11.293 Umu Puaa

11.293

24 (Sat) October 2020

Umu Puaa

4.0

by me

at the cabin

-Changchon, Seowon, Hoengseong, Gangwon, Republic of Korea-

with DJ, IZ, Mom, and King

Newbery 100 Medals, 100 Meals (11)

Endeavoring to read the 99 books that have been awarded the annual Newbery Medal since 1922 – leading up to the 100th winner to be announced next year – I will also attempt to create one dish for every book, a dish that is directly referenced in or indirectly inspired by the events of the book.  Food plays a strong role in many of the stories; not surprising as the characters in most of the books are faced with adversity of some sort, including poverty, so they’re often very hungry and thus grateful whenever they get a bite to eat – as we all should be at every meal, literally give us this day our daily bread.  The dishes will be featured as posts on Give Me This Day.

(For additional posts relating to Newbery Medal books, see NEWBERY)

Call It Courage (1941) by Armstrong Sperry.  The book is about Mafatu, a boy living on the Pacific island of Hikueru.  Having lost his mother and nearly drowning in a boat accident as a very young child, Mafatu still fears the water, prompting constant ridicule from everyone in his fishing village, including his father, the village chief.  To conquer his fear, Mafatu sets sail for a distant island, where he somehow manages to kill a hammerhead shark (ma’o), giant octopus (feke), and wild boar (puaa).  When he returns, his father calls out to the village: “Here is my son come home from the sea.  Mafatu, Stout Heart.  A brave name for a brave boy!”  The moral of the story: if your dad is bullying you for being a wimp, even if it’s because you suffer from severe emotional trauma, the solution is to run away from home and kill some big animals to prove how awesome you actually are.

[paraphrased in part]

Mafatu built up a roaring fire and set a pile of stones to heat.  While the stones were heating, the boy cleaned the pig at the water’s edge, then stuffed its empty belly with succulent ti leaves and red bananas.  When at last the oven stones were white and smoking, Mafatu dragged the pig back to the fire and rolled it upon the hot umu.  Then he covered it with layer upon layer of plantain leaves – dozens of them – to hold in the steam and to allow the pork to cook.  Pork!  After weeks of fish and fish and fish, how good it would taste!

2.584 kg of moksim (pork shoulder) at 1,290 won per 100 g = 33,330 won.
I love working with big cuts of meat. (The fork was placed to show scale.)
Without the ingredients to develop my own dry rub, I tried out this premade mix made for Chinese-style lamb skewers – okay on the saltiness, but too much fennel.

Umu is a traditional cooking method common across the Pacific islands.  Big stones heated by fire, placed in a huge pit, topped with whole pigs, chickens, fish, root vegetables, covered with plaintain/banana leaves, which seal in the heat, release moisture, and add flavor.  A type of earth oven, one of the oldest techniques in culinary history, it’s still practiced today on special occasions in some countries (e.g., Fiji, Samoa, New Zealand).

I might’ve given a crack at digging the hole and heating the stones, but I didn’t have plantain/banana leaves or anything similar that could perform the same essential functions.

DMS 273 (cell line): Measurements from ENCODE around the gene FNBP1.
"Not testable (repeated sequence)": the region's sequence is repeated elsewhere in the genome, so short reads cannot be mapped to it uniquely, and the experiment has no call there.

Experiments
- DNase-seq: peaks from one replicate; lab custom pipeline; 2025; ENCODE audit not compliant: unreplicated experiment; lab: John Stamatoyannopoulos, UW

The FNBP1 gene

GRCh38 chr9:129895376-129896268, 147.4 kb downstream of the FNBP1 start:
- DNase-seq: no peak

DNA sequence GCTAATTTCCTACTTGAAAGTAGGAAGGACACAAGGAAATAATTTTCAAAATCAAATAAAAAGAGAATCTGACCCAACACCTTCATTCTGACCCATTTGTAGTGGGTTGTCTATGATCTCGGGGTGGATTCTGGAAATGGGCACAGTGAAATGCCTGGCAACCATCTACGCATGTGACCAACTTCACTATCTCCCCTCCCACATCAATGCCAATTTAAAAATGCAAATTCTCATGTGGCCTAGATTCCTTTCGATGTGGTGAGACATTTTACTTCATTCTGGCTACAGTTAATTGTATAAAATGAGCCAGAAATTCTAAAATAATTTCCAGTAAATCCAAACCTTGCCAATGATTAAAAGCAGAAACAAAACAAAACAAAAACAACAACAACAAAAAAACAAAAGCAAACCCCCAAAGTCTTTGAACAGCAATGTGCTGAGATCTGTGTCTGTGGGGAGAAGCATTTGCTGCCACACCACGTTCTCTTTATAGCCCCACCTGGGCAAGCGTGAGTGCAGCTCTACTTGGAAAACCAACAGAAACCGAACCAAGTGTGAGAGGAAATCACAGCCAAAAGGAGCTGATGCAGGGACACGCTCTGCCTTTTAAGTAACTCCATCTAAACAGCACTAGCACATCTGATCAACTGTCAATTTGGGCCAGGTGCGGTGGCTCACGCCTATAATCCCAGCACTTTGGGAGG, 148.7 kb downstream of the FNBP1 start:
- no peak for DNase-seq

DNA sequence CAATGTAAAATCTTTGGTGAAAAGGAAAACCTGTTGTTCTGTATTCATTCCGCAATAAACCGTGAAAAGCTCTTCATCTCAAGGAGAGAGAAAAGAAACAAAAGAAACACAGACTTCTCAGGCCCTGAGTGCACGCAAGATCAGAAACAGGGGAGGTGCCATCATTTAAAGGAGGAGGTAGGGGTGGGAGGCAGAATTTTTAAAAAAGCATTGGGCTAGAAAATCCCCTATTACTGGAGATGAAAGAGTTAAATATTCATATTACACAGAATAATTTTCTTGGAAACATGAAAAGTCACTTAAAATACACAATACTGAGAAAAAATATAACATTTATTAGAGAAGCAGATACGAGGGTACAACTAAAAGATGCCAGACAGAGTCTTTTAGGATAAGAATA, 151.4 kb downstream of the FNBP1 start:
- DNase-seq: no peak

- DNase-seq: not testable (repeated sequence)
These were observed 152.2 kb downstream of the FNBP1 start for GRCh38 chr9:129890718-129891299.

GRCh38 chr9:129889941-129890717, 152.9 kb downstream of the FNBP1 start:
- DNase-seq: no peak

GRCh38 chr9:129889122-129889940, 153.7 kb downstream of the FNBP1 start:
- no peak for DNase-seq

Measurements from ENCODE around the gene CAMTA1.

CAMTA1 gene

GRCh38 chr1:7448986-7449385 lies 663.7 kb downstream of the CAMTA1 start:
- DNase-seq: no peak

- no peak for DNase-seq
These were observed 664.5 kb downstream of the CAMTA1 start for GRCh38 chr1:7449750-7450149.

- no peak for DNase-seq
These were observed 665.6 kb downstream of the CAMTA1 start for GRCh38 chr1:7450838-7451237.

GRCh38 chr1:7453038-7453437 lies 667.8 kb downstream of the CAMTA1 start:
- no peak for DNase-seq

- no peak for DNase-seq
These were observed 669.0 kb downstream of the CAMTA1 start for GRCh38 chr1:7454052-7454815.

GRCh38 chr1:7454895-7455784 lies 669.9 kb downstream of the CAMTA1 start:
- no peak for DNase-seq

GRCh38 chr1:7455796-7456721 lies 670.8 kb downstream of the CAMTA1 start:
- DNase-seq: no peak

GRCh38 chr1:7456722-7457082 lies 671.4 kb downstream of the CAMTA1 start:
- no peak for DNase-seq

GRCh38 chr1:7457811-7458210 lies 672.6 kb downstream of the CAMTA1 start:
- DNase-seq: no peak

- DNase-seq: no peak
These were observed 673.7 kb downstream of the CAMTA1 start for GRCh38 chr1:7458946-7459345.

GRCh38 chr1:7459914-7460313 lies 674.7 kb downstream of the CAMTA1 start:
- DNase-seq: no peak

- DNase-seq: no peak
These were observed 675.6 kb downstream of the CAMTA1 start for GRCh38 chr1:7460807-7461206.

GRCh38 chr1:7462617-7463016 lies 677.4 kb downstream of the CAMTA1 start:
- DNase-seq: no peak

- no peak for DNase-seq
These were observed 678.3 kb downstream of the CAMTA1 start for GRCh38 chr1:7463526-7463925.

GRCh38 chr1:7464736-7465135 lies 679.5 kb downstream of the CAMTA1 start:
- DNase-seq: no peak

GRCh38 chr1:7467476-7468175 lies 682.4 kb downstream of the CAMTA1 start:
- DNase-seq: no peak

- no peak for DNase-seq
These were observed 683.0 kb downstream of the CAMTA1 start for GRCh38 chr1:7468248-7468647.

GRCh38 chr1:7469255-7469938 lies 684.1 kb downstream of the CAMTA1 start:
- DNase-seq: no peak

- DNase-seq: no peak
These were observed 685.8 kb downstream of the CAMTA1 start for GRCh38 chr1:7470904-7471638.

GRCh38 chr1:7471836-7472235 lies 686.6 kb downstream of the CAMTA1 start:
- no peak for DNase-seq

Initially protected with a foil shield during the first hour to prevent scorching, removed in the final 30 minutes to facilitate the development of a crust.

Instead, I applied my trusty gold mountain slow-roasting technique, substituting the kettle grill for the umu.  The charcoal briquettes, heated to white smokiness, seemed a reasonable surrogate for the stones.

In addition to the lamb seasoning, I basted the meat halfway through the roast with a barbecue sauce, sort of as a surrogate for the leaves.

I decided not to brine the meat, just to see how juicy the pork shoulder would turn out as is.

Made in Bulgaria, it didn’t taste like a sweet-smoky American BBQ sauce, more of a chunky tomato mushroom Italian pasta sauce.

He pulled the oven stones away from the umu, and there lay the pig, golden, glowing, done to a turn.  Rich juices ran in little rivulets down its sides.  And as Mafatu ate, one thought alone filled his mind, overshadowing even his enjoyment of this rare feast: soon, soon now he would be ready.  He had killed the ma’o.  The puaa, too.  His canoe would soon he completed.  And then – then he would return to Hikueru!

I pricked the meat with a chopstick, which released “rich (clear) juices in little rivulets,” indicating that it was ready to eat.

Forgetting to bring either a grill thermometer to maintain the heat within the faux umu or a meat thermometer to check doneness of the puaa, I had to rely on instinct, honed by experience, using sight, smell, and touch to gauge progress.

After 30 minutes of resting to ensure that the juices settle.

It was awesome.  The pork was cooked to a perfectly tender, perfectly juicy medium doneness.  The spice rub and barbecue sauce provided sweet, smoky, spicy flavor, further enhanced by the charred crust. Everyone, including my mother – who gave me a kind of sarcastic clap à la Pelosi at the 2019 State of the Union address – seemed very pleased.

Served with mashed potatoes, butter corn and carrots, and barbecue sauce.

We were joined by one of DJ’s best friends.  His American name is Roy, so I call him “King.”

(For more details about foods, see WHAT)

(For more details about venues, see WHERE IN KOREA)

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